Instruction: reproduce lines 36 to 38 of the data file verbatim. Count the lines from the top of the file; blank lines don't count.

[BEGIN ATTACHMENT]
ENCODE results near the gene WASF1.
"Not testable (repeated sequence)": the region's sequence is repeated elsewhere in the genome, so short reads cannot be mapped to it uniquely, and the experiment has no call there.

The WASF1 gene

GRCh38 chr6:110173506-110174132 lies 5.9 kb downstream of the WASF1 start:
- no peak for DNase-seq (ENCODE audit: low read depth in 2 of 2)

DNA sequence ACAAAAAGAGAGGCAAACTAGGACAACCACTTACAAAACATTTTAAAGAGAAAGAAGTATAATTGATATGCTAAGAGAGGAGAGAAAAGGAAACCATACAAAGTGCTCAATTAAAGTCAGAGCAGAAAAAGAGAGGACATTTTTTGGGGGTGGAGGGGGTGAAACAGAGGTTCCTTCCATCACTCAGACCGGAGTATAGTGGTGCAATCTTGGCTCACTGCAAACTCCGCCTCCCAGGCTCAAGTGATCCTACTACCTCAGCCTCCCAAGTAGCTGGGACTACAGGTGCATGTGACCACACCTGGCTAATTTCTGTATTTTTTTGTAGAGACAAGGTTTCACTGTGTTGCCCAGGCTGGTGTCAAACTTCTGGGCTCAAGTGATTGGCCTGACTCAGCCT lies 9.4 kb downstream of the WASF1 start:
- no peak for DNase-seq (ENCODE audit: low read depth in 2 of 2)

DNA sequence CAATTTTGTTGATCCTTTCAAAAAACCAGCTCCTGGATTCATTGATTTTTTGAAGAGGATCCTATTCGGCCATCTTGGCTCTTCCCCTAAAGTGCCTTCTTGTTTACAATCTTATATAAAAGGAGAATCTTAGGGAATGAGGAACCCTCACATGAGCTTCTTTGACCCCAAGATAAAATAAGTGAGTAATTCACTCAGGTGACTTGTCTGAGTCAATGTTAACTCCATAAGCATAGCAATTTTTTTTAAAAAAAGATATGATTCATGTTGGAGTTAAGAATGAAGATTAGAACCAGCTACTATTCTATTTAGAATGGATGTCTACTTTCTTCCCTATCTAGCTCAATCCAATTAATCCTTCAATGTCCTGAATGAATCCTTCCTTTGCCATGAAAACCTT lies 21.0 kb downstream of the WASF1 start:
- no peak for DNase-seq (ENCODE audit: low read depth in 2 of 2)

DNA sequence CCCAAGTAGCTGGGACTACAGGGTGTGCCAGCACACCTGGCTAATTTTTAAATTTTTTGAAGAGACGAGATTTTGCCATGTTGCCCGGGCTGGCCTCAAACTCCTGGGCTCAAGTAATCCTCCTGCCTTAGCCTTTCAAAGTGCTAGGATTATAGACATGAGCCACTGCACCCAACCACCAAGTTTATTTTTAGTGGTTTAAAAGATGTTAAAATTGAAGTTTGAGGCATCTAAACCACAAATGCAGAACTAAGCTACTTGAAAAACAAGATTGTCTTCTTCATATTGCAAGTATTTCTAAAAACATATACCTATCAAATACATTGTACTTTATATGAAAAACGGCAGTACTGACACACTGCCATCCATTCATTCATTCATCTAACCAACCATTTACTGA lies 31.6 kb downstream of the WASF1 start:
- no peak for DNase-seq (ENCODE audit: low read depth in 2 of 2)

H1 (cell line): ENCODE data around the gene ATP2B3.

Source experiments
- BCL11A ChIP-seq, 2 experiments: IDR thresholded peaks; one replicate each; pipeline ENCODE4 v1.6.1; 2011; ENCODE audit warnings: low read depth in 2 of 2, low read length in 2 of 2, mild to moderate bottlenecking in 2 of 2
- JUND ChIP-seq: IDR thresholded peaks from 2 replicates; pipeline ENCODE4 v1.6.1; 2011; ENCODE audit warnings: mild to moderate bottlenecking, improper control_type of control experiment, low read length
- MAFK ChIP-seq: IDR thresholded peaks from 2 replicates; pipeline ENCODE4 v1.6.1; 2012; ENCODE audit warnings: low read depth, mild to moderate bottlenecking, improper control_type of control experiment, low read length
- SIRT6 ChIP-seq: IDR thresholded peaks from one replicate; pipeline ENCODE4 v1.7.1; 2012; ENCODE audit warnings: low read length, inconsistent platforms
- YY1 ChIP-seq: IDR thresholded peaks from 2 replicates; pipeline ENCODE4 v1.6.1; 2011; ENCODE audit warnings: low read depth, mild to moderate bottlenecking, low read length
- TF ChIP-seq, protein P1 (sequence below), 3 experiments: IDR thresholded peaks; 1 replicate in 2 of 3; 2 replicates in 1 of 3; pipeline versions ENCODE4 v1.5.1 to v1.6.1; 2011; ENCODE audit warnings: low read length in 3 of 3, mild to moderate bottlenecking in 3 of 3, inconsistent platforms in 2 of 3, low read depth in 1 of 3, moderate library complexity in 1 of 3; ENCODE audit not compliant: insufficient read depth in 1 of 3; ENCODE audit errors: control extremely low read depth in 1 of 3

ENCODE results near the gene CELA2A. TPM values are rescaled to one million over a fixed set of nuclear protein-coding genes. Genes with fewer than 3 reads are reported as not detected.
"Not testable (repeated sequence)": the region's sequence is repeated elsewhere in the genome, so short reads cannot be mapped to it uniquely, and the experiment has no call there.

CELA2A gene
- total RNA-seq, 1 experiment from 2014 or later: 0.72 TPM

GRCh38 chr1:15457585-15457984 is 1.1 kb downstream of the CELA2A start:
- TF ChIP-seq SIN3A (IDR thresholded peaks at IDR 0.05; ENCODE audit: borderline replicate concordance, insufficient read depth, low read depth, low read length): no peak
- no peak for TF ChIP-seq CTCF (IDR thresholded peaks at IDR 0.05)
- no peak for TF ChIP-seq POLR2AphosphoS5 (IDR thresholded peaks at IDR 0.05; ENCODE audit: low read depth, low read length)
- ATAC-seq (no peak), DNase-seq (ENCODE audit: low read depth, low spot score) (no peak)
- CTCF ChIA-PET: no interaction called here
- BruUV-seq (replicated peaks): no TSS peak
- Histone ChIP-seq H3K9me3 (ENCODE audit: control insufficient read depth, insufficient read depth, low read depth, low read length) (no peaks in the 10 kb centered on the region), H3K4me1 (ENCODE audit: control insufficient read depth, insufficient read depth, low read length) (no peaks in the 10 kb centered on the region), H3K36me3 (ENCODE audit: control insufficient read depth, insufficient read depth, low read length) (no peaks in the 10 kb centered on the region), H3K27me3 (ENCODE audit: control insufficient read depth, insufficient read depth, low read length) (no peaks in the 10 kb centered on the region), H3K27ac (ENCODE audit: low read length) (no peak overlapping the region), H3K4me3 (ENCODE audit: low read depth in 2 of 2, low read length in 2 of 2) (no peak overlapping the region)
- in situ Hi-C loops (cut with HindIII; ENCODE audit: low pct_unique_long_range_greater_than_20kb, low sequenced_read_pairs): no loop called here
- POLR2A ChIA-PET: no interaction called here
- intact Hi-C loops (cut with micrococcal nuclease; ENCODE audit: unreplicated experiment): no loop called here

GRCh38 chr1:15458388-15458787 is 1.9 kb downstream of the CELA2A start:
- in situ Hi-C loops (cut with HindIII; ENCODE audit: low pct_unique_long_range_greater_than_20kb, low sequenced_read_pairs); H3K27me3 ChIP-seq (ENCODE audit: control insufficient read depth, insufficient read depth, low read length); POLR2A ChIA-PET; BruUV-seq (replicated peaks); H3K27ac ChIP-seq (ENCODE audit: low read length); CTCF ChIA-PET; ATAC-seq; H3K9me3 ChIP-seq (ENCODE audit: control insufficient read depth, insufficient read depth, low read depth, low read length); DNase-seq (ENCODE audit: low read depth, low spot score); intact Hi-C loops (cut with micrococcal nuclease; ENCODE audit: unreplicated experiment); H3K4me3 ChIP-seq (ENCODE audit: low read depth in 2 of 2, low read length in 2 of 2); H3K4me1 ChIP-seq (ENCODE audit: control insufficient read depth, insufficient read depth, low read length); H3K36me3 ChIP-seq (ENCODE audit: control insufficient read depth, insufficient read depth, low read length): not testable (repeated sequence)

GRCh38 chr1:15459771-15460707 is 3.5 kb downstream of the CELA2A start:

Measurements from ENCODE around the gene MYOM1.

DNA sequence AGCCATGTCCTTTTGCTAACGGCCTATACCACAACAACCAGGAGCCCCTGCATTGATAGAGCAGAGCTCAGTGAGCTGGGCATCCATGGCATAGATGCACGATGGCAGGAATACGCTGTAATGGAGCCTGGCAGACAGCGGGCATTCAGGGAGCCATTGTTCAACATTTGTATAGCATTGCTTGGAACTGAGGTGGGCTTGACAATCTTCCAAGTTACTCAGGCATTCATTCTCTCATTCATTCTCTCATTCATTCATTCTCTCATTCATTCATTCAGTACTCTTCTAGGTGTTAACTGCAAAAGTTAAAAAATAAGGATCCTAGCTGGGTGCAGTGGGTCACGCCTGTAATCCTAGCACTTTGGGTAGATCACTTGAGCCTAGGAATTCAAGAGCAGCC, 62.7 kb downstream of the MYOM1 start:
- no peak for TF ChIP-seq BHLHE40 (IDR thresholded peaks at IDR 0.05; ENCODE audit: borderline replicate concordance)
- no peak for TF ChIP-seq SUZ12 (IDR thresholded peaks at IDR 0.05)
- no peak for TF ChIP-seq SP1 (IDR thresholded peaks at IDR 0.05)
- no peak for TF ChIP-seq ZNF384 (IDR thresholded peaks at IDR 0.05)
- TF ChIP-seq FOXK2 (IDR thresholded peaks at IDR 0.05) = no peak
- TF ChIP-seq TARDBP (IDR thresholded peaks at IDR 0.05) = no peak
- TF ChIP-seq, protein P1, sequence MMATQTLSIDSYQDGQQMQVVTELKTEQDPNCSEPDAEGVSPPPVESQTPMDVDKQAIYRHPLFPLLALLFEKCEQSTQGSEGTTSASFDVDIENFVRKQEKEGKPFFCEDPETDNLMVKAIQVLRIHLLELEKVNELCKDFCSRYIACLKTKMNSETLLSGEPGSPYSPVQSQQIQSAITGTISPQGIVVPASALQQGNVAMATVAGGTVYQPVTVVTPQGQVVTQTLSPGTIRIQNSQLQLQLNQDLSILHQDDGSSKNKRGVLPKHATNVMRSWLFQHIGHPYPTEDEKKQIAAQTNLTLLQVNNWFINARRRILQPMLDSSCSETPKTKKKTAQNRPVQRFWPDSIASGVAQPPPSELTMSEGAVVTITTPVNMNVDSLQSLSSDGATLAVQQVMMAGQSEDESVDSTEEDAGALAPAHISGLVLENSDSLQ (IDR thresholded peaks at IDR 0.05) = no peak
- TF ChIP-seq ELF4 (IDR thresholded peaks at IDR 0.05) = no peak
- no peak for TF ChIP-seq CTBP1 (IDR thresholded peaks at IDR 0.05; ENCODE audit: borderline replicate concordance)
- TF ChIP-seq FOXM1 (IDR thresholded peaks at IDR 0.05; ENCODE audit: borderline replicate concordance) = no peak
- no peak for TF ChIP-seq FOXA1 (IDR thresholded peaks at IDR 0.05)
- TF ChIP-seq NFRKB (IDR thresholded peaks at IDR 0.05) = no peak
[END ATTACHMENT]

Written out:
- in situ Hi-C loops (cut with HindIII; ENCODE audit: low pct_unique_long_range_greater_than_20kb, low sequenced_read_pairs); H3K27me3 ChIP-seq (ENCODE audit: control insufficient read depth, insufficient read depth, low read length); POLR2A ChIA-PET; BruUV-seq (replicated peaks); H3K27ac ChIP-seq (ENCODE audit: low read length); CTCF ChIA-PET; ATAC-seq; H3K9me3 ChIP-seq (ENCODE audit: control insufficient read depth, insufficient read depth, low read depth, low read length); DNase-seq (ENCODE audit: low read depth, low spot score); intact Hi-C loops (cut with micrococcal nuclease; ENCODE audit: unreplicated experiment); H3K4me3 ChIP-seq (ENCODE audit: low read depth in 2 of 2, low read length in 2 of 2); H3K4me1 ChIP-seq (ENCODE audit: control insufficient read depth, insufficient read depth, low read length); H3K36me3 ChIP-seq (ENCODE audit: control insufficient read depth, insufficient read depth, low read length): not testable (repeated sequence)

GRCh38 chr1:15459771-15460707 is 3.5 kb downstream of the CELA2A start:

Measurements from ENCODE around the gene MYOM1.